Brain changes observed in astronauts engaged in lengthy space trips
Image credit: Universal Pictures
Structural connectivity changes happen in the brains of astronauts following long-duration spaceflights, a new study has found.
Researchers at the University of Antwerp said they found “significant” microstructural changes in several white matter tracts.
The human brain can change and adapt in structure and function throughout a lifespan. As human exploration of space reaches new horizons, understanding the effects of spaceflight on human brains is crucial.
Previous research has shown that spaceflight has the potential to alter both the shape and function of an adult brain.
White matter refers to the parts of the brain that are responsible for communication between grey matter and the body, and between various grey matter regions.
To study brain structure and function after spaceflight, the researchers used a brain imaging technique called fibre tractography.
“Fibre tractography gives a sort of wiring scheme of the brain. Our study is the first to use this specific method to detect changes in brain structure after spaceflight,” explained team leader Dr Floris Wuyts.
The team acquired diffusion MRI (dMRI) scans of 12 male cosmonauts before and right after their spaceflights. They also collected eight follow-up scans, seven months after spaceflight. The cosmonauts all engaged in long-duration missions of an average length of 172 days.
The researchers found proof of the concept of ‘the learned brain’; in other words, the level of neuroplasticity the brain has to adapt to spaceflight.
“We found changes in the neural connections between several motor areas of the brain,” said first author Dr Andrei Doroshin, of Drexel University.
“Motor areas are brain centres where commands for movements are initiated. In weightlessness, an astronaut needs to adapt his or her movement strategies drastically, compared to Earth. Our study shows that their brain is rewired, so to speak.”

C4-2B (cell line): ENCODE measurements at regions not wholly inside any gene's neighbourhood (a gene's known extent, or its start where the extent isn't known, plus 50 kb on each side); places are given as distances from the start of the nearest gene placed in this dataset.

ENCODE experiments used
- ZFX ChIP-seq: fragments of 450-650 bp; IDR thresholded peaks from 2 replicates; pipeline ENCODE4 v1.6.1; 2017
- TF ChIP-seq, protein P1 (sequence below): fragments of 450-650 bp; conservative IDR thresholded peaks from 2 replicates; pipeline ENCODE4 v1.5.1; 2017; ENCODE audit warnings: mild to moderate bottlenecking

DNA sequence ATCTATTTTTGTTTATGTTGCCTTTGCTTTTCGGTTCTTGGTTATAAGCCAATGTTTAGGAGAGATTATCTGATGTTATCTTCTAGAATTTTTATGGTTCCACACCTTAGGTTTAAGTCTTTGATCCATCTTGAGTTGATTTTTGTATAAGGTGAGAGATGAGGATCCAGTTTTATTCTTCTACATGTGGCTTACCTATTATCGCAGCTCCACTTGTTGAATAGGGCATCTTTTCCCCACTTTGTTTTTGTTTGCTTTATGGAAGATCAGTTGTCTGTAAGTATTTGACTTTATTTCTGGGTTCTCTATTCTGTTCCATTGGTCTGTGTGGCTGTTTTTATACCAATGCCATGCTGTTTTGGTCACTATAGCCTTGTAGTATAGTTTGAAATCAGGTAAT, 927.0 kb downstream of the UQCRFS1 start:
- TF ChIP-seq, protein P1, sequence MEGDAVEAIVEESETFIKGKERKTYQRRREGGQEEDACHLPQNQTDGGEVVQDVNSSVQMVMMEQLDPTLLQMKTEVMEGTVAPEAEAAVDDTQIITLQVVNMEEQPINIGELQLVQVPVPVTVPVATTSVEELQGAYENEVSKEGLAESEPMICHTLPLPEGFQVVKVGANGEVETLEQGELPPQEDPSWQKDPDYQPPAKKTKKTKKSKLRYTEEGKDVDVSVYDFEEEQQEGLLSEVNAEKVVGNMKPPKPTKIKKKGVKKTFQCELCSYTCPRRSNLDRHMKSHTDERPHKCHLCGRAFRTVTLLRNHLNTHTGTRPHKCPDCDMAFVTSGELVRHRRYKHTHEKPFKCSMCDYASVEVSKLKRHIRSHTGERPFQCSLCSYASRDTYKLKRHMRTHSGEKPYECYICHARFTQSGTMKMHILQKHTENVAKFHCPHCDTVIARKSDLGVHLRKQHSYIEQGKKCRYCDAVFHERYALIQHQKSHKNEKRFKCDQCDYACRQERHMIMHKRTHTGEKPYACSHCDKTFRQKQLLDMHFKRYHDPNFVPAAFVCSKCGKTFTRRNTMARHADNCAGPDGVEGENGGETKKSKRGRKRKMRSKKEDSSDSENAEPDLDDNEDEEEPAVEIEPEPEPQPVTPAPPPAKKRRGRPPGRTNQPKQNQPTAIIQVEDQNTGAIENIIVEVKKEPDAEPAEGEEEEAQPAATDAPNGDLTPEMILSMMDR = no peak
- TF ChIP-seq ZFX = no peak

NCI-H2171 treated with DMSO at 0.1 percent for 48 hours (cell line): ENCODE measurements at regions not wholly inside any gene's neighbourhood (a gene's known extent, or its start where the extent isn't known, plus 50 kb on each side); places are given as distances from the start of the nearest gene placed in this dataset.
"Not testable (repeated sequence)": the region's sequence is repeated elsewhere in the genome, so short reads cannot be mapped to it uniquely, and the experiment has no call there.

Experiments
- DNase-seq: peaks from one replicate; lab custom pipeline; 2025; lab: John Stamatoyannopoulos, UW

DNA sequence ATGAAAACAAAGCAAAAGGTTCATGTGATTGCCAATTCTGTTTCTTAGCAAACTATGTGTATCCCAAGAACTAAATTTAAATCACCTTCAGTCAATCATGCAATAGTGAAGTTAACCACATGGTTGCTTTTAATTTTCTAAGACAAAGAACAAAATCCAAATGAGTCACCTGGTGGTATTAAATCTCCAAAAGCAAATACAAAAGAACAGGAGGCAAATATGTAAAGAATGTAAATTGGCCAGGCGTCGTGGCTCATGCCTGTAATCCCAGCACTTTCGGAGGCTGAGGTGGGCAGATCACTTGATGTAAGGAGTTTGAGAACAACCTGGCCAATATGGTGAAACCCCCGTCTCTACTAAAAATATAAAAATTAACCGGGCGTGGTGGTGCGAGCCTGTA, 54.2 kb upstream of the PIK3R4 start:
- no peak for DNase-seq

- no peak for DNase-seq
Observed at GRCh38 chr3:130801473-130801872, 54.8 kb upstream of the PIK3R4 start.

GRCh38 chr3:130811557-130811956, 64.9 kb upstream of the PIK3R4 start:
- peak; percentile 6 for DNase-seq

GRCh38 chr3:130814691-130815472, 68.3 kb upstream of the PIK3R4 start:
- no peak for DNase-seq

The follow-up scans revealed that seven months after returning to Earth, these changes were still visible.
“From previous studies, we know that these motor areas show signs of adaptation after spaceflight. Now, we have a first indication that it is also reflected at the level of connections between those regions,” Wuyts said.
The study illustrates a need for understanding how spaceflight affects our body, specifically via long-term research on the effects on the human brain. Current countermeasures exist for muscle and bone loss, such as exercising for a minimum of two hours a day. Future research may provide evidence that countermeasures are necessary for the brain.
The research was a collaborative project between the European Space Agency, Roscosmos, and a team of international researchers led by Wuyts.
Another study in 2020 showed that extended periods in space could could induce a reduction in overall brain matter and deformation of pituitary glands.
There have also been concerns over the impact that space travel has on astronauts’ sight as those that spend longer than a month in space typically develop neuro-ocular syndrome that affects their optic nerves.
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